I'm with you on the wind thing. I have several "hides" from which I regularly shoot. Distances reach beyond 1100 yards. Each one is different terrain.
After two years of shooting at hide #1, I generally multiply my wind correction by 1.5 to 1.8. This gets the first shoot closer than using the measured wind at the hide without the correction.
The wind is usually blowing from left to right with velocities typical for Idaho. Even with dead still wind at the hide I have to compensate at least a min or min and a half @ 1200 to hit the mark. More practice coming this spring (whenever that is
) and summer.
This is across a large canyon that is not quite parallel to wind direction. I have passed several shots at elk there due to lousy wind conditions.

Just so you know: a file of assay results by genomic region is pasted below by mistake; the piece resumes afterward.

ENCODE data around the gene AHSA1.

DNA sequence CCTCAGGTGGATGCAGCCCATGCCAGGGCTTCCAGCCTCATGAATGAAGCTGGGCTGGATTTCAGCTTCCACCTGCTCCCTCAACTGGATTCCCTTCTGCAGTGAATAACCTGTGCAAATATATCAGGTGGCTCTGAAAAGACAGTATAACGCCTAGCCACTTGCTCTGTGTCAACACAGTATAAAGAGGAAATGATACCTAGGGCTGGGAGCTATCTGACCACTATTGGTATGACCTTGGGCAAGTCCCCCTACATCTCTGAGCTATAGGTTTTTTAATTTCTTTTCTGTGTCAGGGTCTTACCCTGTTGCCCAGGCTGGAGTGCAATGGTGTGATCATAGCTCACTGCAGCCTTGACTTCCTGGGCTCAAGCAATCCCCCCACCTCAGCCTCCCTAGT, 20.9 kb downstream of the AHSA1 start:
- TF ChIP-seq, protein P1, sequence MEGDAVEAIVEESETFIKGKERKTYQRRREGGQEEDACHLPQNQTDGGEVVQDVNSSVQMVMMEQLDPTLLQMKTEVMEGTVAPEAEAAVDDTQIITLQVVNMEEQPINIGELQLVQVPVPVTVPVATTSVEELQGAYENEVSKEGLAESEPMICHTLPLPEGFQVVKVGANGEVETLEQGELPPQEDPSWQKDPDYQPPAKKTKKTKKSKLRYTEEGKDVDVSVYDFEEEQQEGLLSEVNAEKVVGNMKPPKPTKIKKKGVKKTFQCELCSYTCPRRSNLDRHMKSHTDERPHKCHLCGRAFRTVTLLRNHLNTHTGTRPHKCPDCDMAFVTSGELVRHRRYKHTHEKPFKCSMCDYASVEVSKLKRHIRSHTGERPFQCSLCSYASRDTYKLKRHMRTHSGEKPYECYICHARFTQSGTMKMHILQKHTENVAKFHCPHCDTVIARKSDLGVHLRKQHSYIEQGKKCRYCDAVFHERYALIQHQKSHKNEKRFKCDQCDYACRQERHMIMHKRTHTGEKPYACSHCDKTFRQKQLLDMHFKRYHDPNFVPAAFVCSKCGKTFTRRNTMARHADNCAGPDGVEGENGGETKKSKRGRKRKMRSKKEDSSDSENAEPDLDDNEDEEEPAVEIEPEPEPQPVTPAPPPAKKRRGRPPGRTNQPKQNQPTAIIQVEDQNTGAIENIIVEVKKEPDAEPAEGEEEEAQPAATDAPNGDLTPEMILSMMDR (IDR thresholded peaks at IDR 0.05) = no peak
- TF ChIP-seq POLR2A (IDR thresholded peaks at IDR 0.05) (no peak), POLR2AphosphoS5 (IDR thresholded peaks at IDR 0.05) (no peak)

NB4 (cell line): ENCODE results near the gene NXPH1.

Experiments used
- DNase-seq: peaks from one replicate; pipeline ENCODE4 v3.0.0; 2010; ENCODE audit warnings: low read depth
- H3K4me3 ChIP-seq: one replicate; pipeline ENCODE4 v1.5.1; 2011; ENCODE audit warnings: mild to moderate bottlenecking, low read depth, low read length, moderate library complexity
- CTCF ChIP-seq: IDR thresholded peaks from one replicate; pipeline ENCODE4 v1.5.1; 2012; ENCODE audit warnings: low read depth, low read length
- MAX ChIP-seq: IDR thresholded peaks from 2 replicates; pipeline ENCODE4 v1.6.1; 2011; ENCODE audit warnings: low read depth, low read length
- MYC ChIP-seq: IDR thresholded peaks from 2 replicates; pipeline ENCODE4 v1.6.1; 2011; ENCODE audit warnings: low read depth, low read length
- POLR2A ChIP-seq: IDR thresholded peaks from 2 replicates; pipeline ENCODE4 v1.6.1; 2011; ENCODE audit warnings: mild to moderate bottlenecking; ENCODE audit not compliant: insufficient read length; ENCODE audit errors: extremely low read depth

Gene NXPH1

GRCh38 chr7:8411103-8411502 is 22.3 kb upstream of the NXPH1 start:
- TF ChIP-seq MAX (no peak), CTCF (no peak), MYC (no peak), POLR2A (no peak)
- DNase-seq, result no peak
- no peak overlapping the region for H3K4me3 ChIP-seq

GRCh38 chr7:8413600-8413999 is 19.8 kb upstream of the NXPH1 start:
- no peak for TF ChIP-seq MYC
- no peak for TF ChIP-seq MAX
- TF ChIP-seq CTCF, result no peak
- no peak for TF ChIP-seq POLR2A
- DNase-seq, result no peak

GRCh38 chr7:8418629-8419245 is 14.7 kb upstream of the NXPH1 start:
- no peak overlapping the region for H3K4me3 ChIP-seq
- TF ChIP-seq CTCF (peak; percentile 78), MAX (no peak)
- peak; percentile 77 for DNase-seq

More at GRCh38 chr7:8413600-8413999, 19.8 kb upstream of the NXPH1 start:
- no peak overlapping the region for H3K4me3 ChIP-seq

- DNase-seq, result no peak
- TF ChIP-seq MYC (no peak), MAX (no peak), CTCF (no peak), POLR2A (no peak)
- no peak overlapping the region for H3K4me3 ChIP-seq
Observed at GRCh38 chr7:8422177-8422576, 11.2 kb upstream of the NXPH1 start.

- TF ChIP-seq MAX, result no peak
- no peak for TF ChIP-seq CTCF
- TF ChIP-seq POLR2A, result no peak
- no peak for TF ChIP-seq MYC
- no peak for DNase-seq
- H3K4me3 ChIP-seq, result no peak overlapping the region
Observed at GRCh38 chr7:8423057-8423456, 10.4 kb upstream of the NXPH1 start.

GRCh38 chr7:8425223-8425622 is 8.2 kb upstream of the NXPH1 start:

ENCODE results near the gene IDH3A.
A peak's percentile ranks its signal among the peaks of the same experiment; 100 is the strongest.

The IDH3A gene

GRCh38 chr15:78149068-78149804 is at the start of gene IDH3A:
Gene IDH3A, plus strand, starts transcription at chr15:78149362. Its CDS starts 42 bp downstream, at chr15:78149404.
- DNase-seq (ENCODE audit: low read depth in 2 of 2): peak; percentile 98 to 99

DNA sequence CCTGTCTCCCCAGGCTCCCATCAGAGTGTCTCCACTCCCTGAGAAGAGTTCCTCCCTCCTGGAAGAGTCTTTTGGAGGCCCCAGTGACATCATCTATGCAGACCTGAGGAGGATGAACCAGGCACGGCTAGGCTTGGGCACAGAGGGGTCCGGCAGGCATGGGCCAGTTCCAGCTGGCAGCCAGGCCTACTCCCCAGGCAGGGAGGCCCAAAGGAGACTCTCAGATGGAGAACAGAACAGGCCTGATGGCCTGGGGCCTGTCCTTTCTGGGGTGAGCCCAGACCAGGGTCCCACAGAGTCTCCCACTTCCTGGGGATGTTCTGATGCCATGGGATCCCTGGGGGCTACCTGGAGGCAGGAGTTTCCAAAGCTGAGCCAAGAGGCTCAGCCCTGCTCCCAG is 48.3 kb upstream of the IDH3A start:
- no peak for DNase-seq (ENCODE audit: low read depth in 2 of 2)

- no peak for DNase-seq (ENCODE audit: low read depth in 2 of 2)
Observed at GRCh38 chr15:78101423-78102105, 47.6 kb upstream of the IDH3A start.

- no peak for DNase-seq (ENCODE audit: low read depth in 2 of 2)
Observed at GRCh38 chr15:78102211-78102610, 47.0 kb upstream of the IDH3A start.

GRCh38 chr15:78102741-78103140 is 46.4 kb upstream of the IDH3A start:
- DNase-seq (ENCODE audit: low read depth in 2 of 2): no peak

I tried a spotting shot once but learned that our local elk are well educated to what a bullet impact is.
The other two hides are more open with only rolling terrain but at a pretty decent down angle. We'll see what spring and summer brings at these location.
It took me quite awhile to learn to not over focus on the reticle and target. When my windage impact was way unexpected I learned to observe everything going on in the field of view. It turns out, for me at least, good optics is more important for observing grass movement than observing game.
Also I don't think one has to shoot all that much to improve. When attempting to make EVERY practice shot hit the POA spot on I might get 4 shots off in 30-45 minutes. It takes a lot of study and concentrated glassing to learn which range has the dominant wind affect. I've learned that it is not always the closest wind that has the largest affect. Usually but not always.
BTW, nice cat and great shooting.